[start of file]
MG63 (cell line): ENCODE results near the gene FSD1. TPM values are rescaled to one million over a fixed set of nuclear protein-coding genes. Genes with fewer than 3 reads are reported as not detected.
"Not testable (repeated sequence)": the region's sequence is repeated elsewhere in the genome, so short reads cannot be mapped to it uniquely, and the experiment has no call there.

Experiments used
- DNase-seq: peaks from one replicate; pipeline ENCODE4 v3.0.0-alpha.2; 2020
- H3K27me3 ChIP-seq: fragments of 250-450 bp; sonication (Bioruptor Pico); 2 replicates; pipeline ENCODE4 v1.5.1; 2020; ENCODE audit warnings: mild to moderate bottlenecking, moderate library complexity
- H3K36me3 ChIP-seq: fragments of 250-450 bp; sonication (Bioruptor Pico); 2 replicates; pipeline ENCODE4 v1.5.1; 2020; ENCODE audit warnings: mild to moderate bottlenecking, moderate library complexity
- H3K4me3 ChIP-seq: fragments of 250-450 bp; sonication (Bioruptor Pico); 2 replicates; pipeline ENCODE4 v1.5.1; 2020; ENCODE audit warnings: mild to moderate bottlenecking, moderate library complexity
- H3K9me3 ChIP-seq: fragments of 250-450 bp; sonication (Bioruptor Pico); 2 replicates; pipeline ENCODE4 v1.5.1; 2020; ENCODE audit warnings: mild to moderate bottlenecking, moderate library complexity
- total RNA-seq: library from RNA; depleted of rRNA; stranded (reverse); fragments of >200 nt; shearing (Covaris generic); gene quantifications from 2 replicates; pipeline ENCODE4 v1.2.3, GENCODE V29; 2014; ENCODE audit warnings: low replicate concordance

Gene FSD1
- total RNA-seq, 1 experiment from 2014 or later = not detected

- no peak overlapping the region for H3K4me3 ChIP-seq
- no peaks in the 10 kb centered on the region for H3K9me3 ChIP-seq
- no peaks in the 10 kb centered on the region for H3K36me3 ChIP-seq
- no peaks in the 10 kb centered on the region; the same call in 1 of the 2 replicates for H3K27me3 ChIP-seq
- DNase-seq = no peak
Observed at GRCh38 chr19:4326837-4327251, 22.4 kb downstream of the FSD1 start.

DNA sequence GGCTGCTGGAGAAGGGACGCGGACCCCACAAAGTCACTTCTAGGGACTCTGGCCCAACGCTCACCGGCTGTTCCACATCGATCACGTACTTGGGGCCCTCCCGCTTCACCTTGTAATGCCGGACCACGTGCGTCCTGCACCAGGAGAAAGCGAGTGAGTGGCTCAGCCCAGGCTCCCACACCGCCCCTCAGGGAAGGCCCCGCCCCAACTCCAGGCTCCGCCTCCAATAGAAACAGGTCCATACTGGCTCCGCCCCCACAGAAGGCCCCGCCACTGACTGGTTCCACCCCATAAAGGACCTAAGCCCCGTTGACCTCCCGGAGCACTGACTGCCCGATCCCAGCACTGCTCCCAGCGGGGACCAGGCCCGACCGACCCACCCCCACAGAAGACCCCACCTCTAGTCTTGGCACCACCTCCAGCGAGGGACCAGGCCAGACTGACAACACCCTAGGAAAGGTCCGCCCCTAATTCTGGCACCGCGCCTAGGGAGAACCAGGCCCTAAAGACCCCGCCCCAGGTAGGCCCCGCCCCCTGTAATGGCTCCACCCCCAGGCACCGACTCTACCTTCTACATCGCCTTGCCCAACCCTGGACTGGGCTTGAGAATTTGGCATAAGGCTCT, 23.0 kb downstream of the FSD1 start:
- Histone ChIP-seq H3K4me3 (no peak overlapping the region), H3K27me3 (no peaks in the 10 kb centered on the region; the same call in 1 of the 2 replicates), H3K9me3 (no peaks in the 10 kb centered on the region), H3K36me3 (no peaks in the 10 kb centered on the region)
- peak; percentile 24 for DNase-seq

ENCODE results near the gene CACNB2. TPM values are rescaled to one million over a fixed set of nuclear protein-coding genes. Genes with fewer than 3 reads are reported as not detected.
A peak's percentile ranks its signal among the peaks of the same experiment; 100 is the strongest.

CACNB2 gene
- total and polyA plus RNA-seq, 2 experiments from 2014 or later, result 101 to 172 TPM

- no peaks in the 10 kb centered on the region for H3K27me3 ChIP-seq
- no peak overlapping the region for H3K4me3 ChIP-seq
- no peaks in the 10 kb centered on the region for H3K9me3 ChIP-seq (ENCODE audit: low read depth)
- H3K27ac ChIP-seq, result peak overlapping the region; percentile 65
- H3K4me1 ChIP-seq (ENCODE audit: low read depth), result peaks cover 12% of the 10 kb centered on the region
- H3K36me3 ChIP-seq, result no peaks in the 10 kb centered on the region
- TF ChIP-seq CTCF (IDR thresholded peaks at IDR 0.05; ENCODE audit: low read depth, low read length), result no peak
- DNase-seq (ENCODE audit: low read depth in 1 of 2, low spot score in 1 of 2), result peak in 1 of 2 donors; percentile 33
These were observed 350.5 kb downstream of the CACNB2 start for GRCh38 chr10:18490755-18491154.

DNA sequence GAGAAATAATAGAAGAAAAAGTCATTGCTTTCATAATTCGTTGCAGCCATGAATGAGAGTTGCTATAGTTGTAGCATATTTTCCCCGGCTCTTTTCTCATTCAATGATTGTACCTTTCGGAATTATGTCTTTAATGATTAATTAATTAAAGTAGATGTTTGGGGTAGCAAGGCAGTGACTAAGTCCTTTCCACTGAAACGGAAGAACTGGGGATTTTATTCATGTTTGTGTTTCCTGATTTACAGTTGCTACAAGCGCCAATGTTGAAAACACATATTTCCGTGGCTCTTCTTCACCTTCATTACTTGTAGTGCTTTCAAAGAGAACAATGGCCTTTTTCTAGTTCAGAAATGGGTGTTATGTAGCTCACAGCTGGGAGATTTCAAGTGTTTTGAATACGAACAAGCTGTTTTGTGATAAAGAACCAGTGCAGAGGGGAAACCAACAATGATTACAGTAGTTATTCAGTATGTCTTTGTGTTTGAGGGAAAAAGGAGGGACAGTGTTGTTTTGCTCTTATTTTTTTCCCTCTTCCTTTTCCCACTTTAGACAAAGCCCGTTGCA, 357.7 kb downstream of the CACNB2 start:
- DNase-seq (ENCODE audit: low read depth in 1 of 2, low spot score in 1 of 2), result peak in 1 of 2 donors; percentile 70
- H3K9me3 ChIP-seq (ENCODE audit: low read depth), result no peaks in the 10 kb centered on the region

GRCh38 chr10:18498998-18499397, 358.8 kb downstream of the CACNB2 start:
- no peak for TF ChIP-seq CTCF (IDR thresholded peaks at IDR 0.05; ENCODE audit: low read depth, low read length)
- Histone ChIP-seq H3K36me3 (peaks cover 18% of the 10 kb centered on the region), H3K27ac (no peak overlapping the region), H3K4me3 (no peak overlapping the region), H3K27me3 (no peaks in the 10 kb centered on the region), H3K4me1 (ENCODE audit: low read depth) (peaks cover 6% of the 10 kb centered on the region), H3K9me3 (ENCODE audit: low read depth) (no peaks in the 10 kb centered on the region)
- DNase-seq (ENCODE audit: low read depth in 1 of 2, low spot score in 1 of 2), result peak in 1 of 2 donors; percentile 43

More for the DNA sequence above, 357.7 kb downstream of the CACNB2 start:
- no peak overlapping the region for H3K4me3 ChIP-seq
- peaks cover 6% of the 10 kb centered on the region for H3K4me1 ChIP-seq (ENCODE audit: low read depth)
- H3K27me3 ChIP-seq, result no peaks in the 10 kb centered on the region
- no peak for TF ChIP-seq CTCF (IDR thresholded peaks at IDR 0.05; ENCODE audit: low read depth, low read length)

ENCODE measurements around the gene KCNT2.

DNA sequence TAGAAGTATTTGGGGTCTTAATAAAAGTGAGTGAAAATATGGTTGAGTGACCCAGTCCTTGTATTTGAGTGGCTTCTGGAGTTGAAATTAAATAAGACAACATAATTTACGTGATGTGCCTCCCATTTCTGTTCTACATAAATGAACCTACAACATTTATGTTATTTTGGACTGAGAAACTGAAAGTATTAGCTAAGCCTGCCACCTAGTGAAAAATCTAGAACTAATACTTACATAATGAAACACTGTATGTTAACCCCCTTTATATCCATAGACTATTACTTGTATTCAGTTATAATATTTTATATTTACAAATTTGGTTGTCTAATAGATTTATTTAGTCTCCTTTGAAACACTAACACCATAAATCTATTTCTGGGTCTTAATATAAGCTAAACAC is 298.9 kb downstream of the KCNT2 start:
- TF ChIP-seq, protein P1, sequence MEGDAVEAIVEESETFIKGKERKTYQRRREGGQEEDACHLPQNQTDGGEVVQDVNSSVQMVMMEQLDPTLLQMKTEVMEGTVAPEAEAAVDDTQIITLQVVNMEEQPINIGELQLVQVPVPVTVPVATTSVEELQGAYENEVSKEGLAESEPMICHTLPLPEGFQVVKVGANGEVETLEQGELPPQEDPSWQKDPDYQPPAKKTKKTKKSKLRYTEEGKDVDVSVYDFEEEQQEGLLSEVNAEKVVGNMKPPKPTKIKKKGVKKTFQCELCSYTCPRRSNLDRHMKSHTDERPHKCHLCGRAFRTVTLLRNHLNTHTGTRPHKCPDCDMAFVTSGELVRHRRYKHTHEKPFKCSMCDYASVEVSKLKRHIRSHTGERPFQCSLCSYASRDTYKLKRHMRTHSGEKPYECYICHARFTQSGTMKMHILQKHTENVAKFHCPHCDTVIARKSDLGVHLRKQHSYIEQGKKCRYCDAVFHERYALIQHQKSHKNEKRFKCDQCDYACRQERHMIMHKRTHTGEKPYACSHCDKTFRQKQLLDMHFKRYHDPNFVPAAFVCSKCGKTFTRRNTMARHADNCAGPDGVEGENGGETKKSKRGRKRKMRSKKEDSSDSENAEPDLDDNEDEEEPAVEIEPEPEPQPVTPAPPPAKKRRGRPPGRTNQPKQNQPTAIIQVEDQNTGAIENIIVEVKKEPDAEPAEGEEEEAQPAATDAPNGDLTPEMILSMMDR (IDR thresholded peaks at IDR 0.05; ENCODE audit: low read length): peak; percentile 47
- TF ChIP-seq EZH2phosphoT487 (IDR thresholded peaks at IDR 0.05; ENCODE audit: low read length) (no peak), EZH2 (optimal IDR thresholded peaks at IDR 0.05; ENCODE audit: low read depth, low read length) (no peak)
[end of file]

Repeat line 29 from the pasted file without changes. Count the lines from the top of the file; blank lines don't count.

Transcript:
- H3K4me1 ChIP-seq (ENCODE audit: low read depth), result peaks cover 12% of the 10 kb centered on the region